Being a business major in college has led me to realize one thing: that working in teams provides an education in patience and not productivity.
- Groups are either randomly assigned, or created with the remnants of students that don’t have three other friends in class.
- The basic makeup is often very similar. There’s a self-elected leader, the one person (usually female) that has a high GPA to uphold, and doesn’t want to rely on teammates that she views as remedial. Then there’s at least a pair of friends that want to share all responsibilities of their share of the project. This is usually allowed because together they only form one functioning brain. Finally, there’s the lazy guy who never speaks up or offers any insight. Their goal (usually a guy) is to fall between the cracks, and hopefully have as little work delegated to them as possible. A successful group should be between those two extremes, but that rarely occurs when not in a professional atmosphere.
- No three members have coinciding schedules, there’s always at least one member that has a job that seems to fill all possible meeting times available.
- All decisions are either made by the leader’s dictatorship, or they’re made in an extremely slow and prolonged democratic system. Where a few people hesitantly provide a few alternatives, and each person votes on his preferred method. The biggest hindrance being the consistent response, “I’m okay with whatever you want to do.” Which is replied with, “Well, I’m okay with whatever too.”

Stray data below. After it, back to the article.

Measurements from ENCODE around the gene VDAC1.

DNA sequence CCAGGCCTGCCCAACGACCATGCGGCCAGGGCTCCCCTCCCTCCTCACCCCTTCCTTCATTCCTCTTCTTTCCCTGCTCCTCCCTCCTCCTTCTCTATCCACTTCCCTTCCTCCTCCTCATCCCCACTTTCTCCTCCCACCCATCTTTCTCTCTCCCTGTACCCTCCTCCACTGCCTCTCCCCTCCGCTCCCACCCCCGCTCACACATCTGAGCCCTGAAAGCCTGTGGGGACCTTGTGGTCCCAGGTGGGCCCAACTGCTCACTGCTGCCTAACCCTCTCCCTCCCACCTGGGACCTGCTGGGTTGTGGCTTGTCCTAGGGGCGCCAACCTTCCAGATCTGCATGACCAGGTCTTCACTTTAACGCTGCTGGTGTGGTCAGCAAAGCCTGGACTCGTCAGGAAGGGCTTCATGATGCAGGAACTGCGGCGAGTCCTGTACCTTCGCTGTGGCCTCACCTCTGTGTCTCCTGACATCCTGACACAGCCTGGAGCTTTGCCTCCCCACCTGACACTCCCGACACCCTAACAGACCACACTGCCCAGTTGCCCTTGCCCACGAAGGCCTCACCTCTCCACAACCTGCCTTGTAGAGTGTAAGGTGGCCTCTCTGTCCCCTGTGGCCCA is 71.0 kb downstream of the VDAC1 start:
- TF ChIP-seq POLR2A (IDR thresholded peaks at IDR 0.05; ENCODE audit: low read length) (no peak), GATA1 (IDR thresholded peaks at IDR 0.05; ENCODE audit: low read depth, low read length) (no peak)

- Sometimes a project cannot be evenly distributed among teammates. Often times, there’s at least one section that requires much more depth and work than all the others. Also, there may be three distinct sections and four group members, meaning that someone is blessed with simply “putting the paper together” and writing the 1-page introduction.
- 4. Without fail there’s a team member that begins to act condescendingly towards the other members because they feel they’re doing the brunt of the work. Obviously, this usually occurs to the self-elected leader. They place themselves in charge of correspondence with the teacher and the overall group. By sending out at least two emails a day, they believe they’re single-handedly holding the group together. They also spend a great deal of time on “research” and other miscellaneous activities, without actually making any noticeable progress on the final paper itself.
- 5. You (fellow E2 noders) are usually the only tech-savvy individual in the group. Meaning, for the sake of efficiency, you’re forced to “volunteer” for all computer intensive duties, which is the majority of many non-research projects.
Unfortunately, this process will continue to be used by all colleges for years to come because of one fact – it’s exactly like the real world. The group of mostly comprised of people who don’t really care how this project turns out, they simply want to do just enough to not get in trouble. Furthermore, managers are often as inept as a self-appointed group leader. They’re placed in a position of leader without the consent of the group, and therefore they have little respect for that individual. They’re main concern is with the “boss” (teacher) because he’s in charge of passing out the checks (grades). In a synergistic and oblique way college is a useful gauge for what our futures hold. The workplace is not enjoyable, rarely fair, and never efficient.